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Inclusion vs Exclusion

Exclusion, Segregation, Integration, and Inclusion all have in common that they are related to ideology, practices, and policies.

In the context of education, these are key concepts that should be understood as they relate to a variety of approaches to inclusion of a number of marginalized populations, including people with disabilities. 

We explain each concept below, giving specific examples that relate to livelihood programming:


As a concept, exclusion begins from the perception of an “us” and a “them”. Where “us” refers to a majority group/ gender/ ideology/ level of body functionality/ orientation/ citizenship status/ race, etc. and “them” is everyone else who does not fit the designated norm. 

For people with disabilities, not being able to perform activities or contribute to the level of the designated norm in relation to body functionality, makes them outsiders. As a result, negative attitudes towards people with disabilities from others in society exist, derogatory terms are used to refer to them, and a number of policies exclude them from participation in society as well as systems and processes that do not cater to their needs. 

For example, in relation to people with disabilities accessing skills development programming, exclusion occurs when little to no effort is made to ensure that people with disabilities can access the same information as community members without disabilities, and their specific accessibility needs are not taken into account. An example would be when information on livelihoods development projects is shared in the community offices on noticeboards, which cannot be read by visually impaired community members, or even community awareness meetings where community members with hearing impairments may not be able to hear what is being communicated.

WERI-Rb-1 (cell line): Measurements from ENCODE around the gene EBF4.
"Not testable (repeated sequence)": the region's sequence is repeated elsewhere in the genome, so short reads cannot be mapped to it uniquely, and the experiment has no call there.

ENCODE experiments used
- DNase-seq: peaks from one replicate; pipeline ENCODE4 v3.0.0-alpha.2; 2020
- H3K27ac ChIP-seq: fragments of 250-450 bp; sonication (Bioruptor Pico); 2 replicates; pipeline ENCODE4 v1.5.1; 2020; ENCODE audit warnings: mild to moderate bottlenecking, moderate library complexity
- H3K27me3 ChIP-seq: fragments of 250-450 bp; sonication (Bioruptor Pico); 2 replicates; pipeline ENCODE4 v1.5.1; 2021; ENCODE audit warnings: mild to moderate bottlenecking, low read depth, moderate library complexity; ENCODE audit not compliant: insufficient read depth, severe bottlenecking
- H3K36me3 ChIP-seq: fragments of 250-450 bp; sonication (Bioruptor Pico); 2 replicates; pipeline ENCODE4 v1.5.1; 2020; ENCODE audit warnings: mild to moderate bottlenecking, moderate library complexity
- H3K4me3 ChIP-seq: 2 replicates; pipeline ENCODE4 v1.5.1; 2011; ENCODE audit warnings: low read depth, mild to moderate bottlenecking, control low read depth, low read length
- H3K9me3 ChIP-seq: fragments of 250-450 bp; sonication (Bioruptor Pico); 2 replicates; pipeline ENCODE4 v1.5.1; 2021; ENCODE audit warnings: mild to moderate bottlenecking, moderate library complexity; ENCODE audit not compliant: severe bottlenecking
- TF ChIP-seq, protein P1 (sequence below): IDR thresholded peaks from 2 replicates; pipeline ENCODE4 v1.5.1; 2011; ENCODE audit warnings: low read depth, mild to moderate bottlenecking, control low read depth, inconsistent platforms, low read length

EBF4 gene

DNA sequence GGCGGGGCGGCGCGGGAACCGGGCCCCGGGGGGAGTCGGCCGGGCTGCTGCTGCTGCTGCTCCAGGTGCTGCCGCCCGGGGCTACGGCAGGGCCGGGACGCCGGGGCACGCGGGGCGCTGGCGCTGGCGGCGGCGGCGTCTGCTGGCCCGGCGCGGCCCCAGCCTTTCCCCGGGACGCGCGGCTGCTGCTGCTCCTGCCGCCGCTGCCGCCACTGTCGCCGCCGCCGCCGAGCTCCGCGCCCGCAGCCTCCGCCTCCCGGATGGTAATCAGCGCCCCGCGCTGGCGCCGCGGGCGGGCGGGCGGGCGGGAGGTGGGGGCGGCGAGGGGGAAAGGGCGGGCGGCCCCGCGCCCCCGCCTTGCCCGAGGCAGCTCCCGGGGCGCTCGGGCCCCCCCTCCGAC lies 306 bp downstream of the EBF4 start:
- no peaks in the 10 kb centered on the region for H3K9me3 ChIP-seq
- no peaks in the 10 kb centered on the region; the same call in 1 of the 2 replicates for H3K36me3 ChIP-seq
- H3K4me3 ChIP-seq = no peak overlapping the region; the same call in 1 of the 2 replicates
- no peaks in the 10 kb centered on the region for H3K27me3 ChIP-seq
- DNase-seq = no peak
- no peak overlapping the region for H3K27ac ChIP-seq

Inclusion as a concept often gets confused with integration, however, it goes further than just different groups co-existing within the same society. Inclusion works to deconstruct the concept of a designated norm, allowing more room for a wider range of groups to accept each other’s differences and relate better with each other as equals. While groups based on ideology/gender/level of body functionality / orientation / citizenship status / race may still exist, policies, systems, and processes adequately cater to their varied needs. 

For example, in relation to livelihoods programmes, inclusion occurs when effort is made to ensure people with disabilities are able to fully access the same programming as people without disabilities, and that they obtain equal benefit from the intervention.  

Disability inclusion can be achieved by combining two approaches – disability mainstreaming and disability-specific interventions. This is called the twin-track approach. These approaches need to be addressed at the same time.

The twin-track approach integrates disability-sensitive measures into the design, implementation, monitoring and evaluation of all policies and programmes and provides disability-specific initiatives to support the empowerment of persons with disabilities. 

The balance between mainstreaming strategies and targeted support should be tailored to address the needs of specific communities, but the overall goal should always be to integrate and include persons with disabilities in all aspects of society and development. 

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